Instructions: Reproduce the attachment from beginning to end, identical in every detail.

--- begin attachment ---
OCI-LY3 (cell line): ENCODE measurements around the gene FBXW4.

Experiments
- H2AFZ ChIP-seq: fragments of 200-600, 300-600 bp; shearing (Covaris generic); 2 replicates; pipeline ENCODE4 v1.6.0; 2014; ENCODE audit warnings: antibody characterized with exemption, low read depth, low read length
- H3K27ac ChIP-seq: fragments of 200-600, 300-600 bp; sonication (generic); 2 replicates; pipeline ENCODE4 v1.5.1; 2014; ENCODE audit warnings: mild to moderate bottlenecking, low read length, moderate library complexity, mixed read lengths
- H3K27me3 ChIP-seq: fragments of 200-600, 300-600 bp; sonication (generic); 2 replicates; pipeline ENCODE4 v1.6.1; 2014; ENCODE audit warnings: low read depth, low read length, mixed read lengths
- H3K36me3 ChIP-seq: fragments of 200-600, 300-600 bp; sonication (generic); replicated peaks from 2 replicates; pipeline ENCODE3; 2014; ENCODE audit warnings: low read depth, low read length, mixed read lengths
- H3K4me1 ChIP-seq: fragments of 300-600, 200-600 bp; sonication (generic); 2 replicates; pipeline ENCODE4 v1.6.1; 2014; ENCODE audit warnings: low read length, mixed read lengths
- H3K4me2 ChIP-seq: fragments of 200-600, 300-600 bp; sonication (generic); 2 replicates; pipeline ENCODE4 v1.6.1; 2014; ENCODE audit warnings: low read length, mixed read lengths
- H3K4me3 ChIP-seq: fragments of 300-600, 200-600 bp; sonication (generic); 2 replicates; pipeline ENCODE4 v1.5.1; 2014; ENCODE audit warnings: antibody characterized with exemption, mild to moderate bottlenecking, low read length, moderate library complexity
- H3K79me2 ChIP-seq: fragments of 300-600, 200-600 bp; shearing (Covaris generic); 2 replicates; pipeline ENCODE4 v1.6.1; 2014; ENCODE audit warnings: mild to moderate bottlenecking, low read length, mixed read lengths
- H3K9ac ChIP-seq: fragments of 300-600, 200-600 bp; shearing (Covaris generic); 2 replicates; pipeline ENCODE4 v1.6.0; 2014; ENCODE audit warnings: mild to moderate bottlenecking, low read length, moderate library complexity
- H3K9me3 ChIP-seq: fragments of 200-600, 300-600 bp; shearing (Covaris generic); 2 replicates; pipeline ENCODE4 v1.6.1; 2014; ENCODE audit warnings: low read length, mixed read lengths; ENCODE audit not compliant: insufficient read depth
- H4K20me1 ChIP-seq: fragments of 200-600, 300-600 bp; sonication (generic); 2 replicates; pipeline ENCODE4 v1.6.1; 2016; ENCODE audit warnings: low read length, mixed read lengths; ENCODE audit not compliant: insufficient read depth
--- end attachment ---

OCI-LY3 (cell line): ENCODE measurements around the gene FBXW4.

Experiments
- H2AFZ ChIP-seq: fragments of 200-600, 300-600 bp; shearing (Covaris generic); 2 replicates; pipeline ENCODE4 v1.6.0; 2014; ENCODE audit warnings: antibody characterized with exemption, low read depth, low read length
- H3K27ac ChIP-seq: fragments of 200-600, 300-600 bp; sonication (generic); 2 replicates; pipeline ENCODE4 v1.5.1; 2014; ENCODE audit warnings: mild to moderate bottlenecking, low read length, moderate library complexity, mixed read lengths
- H3K27me3 ChIP-seq: fragments of 200-600, 300-600 bp; sonication (generic); 2 replicates; pipeline ENCODE4 v1.6.1; 2014; ENCODE audit warnings: low read depth, low read length, mixed read lengths
- H3K36me3 ChIP-seq: fragments of 200-600, 300-600 bp; sonication (generic); replicated peaks from 2 replicates; pipeline ENCODE3; 2014; ENCODE audit warnings: low read depth, low read length, mixed read lengths
- H3K4me1 ChIP-seq: fragments of 300-600, 200-600 bp; sonication (generic); 2 replicates; pipeline ENCODE4 v1.6.1; 2014; ENCODE audit warnings: low read length, mixed read lengths
- H3K4me2 ChIP-seq: fragments of 200-600, 300-600 bp; sonication (generic); 2 replicates; pipeline ENCODE4 v1.6.1; 2014; ENCODE audit warnings: low read length, mixed read lengths
- H3K4me3 ChIP-seq: fragments of 300-600, 200-600 bp; sonication (generic); 2 replicates; pipeline ENCODE4 v1.5.1; 2014; ENCODE audit warnings: antibody characterized with exemption, mild to moderate bottlenecking, low read length, moderate library complexity
- H3K79me2 ChIP-seq: fragments of 300-600, 200-600 bp; shearing (Covaris generic); 2 replicates; pipeline ENCODE4 v1.6.1; 2014; ENCODE audit warnings: mild to moderate bottlenecking, low read length, mixed read lengths
- H3K9ac ChIP-seq: fragments of 300-600, 200-600 bp; shearing (Covaris generic); 2 replicates; pipeline ENCODE4 v1.6.0; 2014; ENCODE audit warnings: mild to moderate bottlenecking, low read length, moderate library complexity
- H3K9me3 ChIP-seq: fragments of 200-600, 300-600 bp; shearing (Covaris generic); 2 replicates; pipeline ENCODE4 v1.6.1; 2014; ENCODE audit warnings: low read length, mixed read lengths; ENCODE audit not compliant: insufficient read depth
- H4K20me1 ChIP-seq: fragments of 200-600, 300-600 bp; sonication (generic); 2 replicates; pipeline ENCODE4 v1.6.1; 2016; ENCODE audit warnings: low read length, mixed read lengths; ENCODE audit not compliant: insufficient read depth